PSCI 280H – Special Topics     3 credit hours

A General Studies course for Honors students. Interdiscplinary course that examines the connections between disciplines.
Total Credits Allowed: 6.00

PSCI 300 – American Constitutional Law     3 credit hours

A study of landmark Supreme Court cases and their impact on American institutions, policies, and processes. Assumes basic knowledge of American government and judicial process.

PSCI 320 – Politics and Law of International Human Rights     3 credit hours

This course explores the emergence and development, in the immediate aftermath of World War II, of an international movement dedicated to the promotion and enforcement of human rights around the world. Beginning with the UN Charter (1945) and the subsequent Universal Declaration of Human Rights (1948), the international community sought to create a system of norms, laws and institutions focused on not only preventing the horrors of the Holocaust from happening again, but to also establish a set of universal rights and protections for all individuals, regardless of nationality, race, religion, gender, etc. With this in mind, we will examine the broader goals and accomplishments of this movement from its inception to today, the obstacles that remain, and the various actors and institutions, at both the national and international levels, that have been involved in influencing the evolution and character of the movement. In particular, we will address the importance of states, IGOs, NGOs and other local actors (scholars, judges, citizen activists, etc.) and explore how state sovereignty, concerns over national security, the issue of enforcement and cultural relativism have served as barriers to the broader human rights movement.

PSCI 325 – Individual Liberties and Civil Rights     3 credit hours

An investigation of criminal, political, and racial justice with emphasis on the role of the Supreme Court in the protection of the basic freedoms in American society. Selected case studies will examine areas of conflict between the rights of the individual and of society. Assumes basic knowledge of American government and constitutional law.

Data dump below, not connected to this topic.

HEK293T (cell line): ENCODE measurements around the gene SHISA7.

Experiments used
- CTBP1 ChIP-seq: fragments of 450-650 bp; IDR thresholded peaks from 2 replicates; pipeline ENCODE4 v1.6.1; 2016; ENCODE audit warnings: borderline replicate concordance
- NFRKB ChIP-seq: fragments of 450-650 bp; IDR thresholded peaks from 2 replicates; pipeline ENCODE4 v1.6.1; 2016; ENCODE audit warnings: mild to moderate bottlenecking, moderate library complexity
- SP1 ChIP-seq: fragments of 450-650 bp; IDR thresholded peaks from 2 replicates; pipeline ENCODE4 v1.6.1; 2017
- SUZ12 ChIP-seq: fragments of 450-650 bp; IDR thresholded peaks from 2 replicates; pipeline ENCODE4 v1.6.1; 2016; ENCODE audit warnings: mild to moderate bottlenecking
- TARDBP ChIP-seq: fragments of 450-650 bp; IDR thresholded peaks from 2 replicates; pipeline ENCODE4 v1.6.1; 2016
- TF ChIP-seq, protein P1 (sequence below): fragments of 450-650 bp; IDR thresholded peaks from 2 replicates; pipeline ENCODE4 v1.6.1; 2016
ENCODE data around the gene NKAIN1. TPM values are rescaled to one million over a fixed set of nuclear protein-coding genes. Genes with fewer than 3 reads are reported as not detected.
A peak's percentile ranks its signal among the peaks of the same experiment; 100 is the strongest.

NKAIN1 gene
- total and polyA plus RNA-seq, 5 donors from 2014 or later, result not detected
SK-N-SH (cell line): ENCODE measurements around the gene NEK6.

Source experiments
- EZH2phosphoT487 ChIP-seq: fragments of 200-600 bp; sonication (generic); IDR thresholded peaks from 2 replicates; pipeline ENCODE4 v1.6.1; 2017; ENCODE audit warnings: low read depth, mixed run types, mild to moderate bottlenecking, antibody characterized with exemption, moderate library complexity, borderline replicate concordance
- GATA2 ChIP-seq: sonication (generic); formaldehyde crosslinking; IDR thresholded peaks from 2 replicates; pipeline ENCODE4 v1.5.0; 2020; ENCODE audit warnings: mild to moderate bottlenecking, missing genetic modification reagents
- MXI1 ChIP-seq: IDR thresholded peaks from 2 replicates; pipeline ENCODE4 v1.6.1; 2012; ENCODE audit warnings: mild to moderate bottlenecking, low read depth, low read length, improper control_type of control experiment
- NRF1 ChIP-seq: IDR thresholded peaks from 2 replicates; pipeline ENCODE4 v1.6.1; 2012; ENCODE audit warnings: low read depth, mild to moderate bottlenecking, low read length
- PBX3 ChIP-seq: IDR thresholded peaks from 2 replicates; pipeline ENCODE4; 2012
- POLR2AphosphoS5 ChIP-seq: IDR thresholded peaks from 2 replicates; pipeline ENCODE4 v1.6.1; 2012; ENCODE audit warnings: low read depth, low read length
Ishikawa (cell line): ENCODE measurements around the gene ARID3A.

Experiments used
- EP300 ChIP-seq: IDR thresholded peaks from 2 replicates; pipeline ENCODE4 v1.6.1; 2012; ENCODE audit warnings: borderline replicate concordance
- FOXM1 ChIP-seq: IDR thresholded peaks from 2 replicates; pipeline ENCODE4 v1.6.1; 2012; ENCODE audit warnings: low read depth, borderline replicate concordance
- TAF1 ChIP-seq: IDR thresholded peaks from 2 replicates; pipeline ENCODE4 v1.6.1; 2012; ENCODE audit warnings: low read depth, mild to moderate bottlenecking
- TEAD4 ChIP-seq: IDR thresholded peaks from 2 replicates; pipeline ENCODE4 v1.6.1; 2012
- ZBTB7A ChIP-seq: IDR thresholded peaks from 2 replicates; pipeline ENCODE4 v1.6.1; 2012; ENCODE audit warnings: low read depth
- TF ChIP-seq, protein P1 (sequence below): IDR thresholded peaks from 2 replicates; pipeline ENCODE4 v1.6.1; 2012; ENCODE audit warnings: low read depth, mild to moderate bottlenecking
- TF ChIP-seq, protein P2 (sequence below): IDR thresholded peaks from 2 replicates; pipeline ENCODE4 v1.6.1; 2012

Prerequisite: PSCI 300 or permission of instructor

PSCI 332 – Environmental Politics & Policy     3 credit hours

This course examines the environment as a public policy issue. Contemporary case studies of environmental policy concerning water, air, land use, habitat protection, climate change, and the like will be used to develop an understanding of the political, legal, and ethical aspects of public policy on environmental matters.

PSCI 333 – The Politics and Policy of Health Care     3 credit hours

An examination of current government policies, policy alternatives, and political interests that complicate the development and implementation of health policies in the United States.

PSCI 340 – Topics in Comparative Politics     3 credit hours

This course is an in-depth examination of a special topic in the subfield of comparative politics (e.g., Comparative Electoral Systems). May be repeated with different topics, up to 6 hours.
Total Credits Allowed: 6.00

PSCI 341 – Politics of the Drug War     3 credit hours

This course examines theoretical frameworks and empirical research about the interaction between illegal drugs and politics. It provides an overview specifically of the U.S. war on drugs, its history and consequences for democratic politics and development in the United States, Latin America and other regions of the world. The course also examines potential alternatives to U.S. drug policy, including drug legalization and drug decriminalization.

PSCI 342 – Politics of Globalization     3 credit hours

This course explores the process of globalization - the various political, economic, cultural, and social changes that have, and continue to, transform our world. The goal of the course is to clarify what globalization is and how it is affecting societies around the world. For instance, the course focuses on issues such as global trade, the global spread of western values and ideas, threats to the power of nation-states as well as the existence of transnational social movements.

PSCI 344 – Politics of the Developed World     3 credit hours

A comparative study of politics and government in the major industrial democracies. The United Kingdom, France, Germany, and Japan are featured; assumes basic knowledge of American government.

PSCI 345 – Politics of the Developing World     3 credit hours

The course is essentially a comparison of the political systems of developing nations in Africa, the Middle East, Asia, and Latin America. Problems and challenges in developing national institutions; patterns of socialization and national identities; building viable national institutions ; the nature of political participation and exit strategies; and economic influences on political stability/instability will be analyzed and investigated.

PSCI 346 – Latin American Politics     3 credit hours

A study of politics and government in contemporary Latin America. Case studies focusing on particular Latin American nations will be used to illustrate broader patterns and trends. Attention will also be given to perceptions of the United States in the region, as well as to contemporary relations between key countries in Latin America and the United States, Soviet Union, Western Europe, and Asia.

PSCI 347 – Comparative Political Behavior     3 credit hours

A study of mass political behavior from a cross-national perspective. Topics addressed include: political participation, voting behavior, social capital, nationalism, cultural shifts, support for democracy, and world culture.

PSCI 348 – Military Politics and Civil-Military Relations     3 credit hours